One can find many similarities with Sorolla's 1904 self portrait, though in the example in front of us here the intensity is even greater, with the figure taking up a larger proportion of the canvas. Joaquin wears a light grey hat which really dominates the eye because of how it contrasts with an otherwise fairly dark palette. Light comes in from our right hand side and illuminates the artist's own face. It also brings a prominence to his bridged nose as well as bringing colour to his beard which has started to grey whilst reflecting the artist's maturing age. He sits alongside an easel, with spots of white and red oils ready to be applied. There are also a couple of brushes that he perhaps holds out of view. There is then a small space leading up to the back of the room. In the foreground there appears to be a section of a canvas, with notes written on it. The brushwork here feels very loose and relaxed, with individual strokes of paint still visible, even from small images of the original painting.
The artwork found here is one of eight self-portraits in the collection of the museum dedicated to his career - Madrid's Museo Sorolla. It was just before this painting was completed that the artist had established his financial future and was now able to work with much greater freedom as a result. He had successfully exhibited a number of other paintings and sold significant numbers of them, leading to a rise in his profile and some funds banked for the future. This would have been a huge relief both for himself, but also his wife, Clotilde García del Castillo, and he devotes this painting directly to her. Joaquin was a proud family man who produced paintings of his beautiful wife on many occasions and would have been delighted to have finally achieved true success as an artist, having received the support of his family for many years previous. It was specifically his success at the Hispanic Society of America in New York that attracted a number of new wealthy patrons.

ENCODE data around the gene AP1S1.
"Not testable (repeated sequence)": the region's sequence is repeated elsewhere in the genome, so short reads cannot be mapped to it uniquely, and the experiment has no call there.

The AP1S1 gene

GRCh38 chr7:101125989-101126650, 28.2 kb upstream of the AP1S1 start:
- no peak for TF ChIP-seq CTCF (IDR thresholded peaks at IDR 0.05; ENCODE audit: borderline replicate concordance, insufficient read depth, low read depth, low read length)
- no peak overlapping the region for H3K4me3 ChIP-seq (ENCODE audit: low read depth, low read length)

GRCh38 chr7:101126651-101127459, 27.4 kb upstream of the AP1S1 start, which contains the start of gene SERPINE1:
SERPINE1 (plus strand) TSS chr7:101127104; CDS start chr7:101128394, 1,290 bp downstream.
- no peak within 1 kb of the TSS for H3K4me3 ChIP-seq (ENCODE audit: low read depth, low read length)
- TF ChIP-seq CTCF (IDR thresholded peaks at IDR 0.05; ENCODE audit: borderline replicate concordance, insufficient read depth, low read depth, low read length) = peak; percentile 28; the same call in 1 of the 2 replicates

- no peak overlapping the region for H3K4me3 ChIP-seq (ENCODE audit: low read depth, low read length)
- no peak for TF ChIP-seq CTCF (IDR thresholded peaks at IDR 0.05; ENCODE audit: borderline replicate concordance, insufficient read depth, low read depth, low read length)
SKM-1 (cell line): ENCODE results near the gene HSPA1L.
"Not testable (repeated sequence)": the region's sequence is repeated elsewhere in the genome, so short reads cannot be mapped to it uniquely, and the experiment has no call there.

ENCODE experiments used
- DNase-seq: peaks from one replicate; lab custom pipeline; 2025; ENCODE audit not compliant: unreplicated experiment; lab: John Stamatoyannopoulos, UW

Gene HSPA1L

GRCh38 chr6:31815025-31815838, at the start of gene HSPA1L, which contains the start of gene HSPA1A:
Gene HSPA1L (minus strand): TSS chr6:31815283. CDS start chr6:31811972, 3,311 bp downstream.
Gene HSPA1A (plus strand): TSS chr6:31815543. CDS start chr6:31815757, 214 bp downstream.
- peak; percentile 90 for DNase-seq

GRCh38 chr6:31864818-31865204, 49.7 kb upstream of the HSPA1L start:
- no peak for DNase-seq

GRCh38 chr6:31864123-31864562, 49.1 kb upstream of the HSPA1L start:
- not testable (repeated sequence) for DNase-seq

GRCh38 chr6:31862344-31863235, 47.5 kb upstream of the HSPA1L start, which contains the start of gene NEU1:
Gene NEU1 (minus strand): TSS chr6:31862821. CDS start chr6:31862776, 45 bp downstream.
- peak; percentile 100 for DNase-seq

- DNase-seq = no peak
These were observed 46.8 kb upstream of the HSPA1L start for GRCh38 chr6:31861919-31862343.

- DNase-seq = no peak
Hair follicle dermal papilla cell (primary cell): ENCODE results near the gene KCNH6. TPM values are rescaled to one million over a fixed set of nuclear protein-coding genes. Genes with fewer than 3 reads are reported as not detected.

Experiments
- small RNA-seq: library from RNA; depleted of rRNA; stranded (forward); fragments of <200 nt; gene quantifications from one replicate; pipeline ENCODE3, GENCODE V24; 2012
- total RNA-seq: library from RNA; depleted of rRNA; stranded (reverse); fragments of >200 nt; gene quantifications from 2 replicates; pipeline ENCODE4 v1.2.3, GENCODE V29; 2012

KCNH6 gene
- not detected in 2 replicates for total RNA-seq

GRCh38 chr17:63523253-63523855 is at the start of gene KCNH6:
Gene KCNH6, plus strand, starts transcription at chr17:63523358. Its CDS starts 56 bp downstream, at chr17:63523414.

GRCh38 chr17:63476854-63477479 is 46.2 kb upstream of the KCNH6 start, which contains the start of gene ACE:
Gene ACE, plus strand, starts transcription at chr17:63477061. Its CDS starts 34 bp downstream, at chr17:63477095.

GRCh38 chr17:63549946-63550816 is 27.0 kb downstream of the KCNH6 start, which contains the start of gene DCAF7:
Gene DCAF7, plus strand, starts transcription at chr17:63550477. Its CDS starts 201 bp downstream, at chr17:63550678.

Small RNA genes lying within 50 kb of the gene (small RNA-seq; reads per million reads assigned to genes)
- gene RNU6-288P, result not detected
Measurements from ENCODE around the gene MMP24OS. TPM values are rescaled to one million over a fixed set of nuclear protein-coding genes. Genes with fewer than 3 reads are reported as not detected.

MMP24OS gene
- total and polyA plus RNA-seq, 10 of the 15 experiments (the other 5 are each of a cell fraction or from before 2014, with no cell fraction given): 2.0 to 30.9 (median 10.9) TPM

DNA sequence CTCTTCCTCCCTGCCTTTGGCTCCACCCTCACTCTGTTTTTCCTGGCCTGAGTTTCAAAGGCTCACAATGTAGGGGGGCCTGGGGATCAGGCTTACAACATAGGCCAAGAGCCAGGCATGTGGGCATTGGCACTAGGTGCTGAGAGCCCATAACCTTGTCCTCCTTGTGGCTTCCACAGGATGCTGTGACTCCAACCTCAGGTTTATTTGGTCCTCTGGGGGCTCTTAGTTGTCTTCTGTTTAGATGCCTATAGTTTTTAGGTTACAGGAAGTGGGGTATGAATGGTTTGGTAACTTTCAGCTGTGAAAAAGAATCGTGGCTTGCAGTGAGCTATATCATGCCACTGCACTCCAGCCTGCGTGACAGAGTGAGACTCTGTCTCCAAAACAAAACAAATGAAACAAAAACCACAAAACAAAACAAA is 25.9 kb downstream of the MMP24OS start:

This was an expressive piece, where he works in about as contemporary a style as he would reach at any point in his career. It was a gift not only to his wife, but to the family as a whole and that would be the case for the vast majority of his self portraits as well as the portraits of his wife and children. That probably explains how so many of them now appear within the Sorolla Museum, where as many of his other pieces were sold privately and since then have exchanged hands at auction. His wife would naturally play an important role within his career, helping to lay the groundwork for him to concentrate entirely on his creative work, and her father would also help to influence his son-in-law too. Eventually, their help would pay off and this technically proficient gentleman would receive the recognition for his work that he undeniably deserved.